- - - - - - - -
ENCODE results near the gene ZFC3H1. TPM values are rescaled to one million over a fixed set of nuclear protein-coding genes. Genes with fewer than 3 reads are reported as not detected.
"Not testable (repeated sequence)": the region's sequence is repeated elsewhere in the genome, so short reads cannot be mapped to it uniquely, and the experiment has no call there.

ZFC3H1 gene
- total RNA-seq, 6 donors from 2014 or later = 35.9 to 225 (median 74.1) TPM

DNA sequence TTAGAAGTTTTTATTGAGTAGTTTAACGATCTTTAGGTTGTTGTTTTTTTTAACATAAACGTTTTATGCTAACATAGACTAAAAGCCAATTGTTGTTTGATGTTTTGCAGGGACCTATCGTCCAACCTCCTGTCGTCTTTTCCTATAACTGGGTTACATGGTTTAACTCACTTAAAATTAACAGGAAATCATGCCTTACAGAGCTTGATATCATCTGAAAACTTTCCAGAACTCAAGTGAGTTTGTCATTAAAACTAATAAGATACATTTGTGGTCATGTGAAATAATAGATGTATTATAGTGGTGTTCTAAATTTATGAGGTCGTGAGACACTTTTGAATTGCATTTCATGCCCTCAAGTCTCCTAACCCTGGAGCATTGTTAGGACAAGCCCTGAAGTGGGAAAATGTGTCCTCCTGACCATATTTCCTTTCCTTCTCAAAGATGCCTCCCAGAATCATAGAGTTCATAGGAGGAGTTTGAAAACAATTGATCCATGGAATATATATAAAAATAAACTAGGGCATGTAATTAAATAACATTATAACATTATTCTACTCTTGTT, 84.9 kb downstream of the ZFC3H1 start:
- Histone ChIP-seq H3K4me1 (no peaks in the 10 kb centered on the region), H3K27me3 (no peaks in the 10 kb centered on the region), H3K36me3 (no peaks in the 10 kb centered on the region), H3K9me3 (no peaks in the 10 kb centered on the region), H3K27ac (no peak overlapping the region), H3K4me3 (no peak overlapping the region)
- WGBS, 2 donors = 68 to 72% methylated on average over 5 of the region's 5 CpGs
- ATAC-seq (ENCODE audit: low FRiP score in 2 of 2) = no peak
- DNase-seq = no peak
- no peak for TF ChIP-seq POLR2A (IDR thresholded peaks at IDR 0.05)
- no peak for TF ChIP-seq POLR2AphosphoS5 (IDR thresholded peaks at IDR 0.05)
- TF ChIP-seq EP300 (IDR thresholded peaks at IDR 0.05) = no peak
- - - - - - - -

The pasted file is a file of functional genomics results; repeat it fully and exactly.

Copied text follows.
ENCODE results near the gene ZFC3H1. TPM values are rescaled to one million over a fixed set of nuclear protein-coding genes. Genes with fewer than 3 reads are reported as not detected.
"Not testable (repeated sequence)": the region's sequence is repeated elsewhere in the genome, so short reads cannot be mapped to it uniquely, and the experiment has no call there.

ZFC3H1 gene
- total RNA-seq, 6 donors from 2014 or later = 35.9 to 225 (median 74.1) TPM

DNA sequence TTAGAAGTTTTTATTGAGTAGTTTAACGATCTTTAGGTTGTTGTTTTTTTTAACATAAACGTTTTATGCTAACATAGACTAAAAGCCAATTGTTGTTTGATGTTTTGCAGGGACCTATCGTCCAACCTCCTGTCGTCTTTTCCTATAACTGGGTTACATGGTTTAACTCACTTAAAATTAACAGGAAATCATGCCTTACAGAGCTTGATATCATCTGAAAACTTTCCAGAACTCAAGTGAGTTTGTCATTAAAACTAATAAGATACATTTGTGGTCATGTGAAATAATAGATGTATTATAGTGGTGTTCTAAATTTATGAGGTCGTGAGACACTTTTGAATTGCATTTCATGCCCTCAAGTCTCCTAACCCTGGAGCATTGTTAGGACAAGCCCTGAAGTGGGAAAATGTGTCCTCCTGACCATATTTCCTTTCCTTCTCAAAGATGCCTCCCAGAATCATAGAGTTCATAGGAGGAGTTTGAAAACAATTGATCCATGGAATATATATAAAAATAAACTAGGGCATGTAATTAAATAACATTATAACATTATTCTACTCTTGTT, 84.9 kb downstream of the ZFC3H1 start:
- Histone ChIP-seq H3K4me1 (no peaks in the 10 kb centered on the region), H3K27me3 (no peaks in the 10 kb centered on the region), H3K36me3 (no peaks in the 10 kb centered on the region), H3K9me3 (no peaks in the 10 kb centered on the region), H3K27ac (no peak overlapping the region), H3K4me3 (no peak overlapping the region)
- WGBS, 2 donors = 68 to 72% methylated on average over 5 of the region's 5 CpGs
- ATAC-seq (ENCODE audit: low FRiP score in 2 of 2) = no peak
- DNase-seq = no peak
- no peak for TF ChIP-seq POLR2A (IDR thresholded peaks at IDR 0.05)
- no peak for TF ChIP-seq POLR2AphosphoS5 (IDR thresholded peaks at IDR 0.05)
- TF ChIP-seq EP300 (IDR thresholded peaks at IDR 0.05) = no peak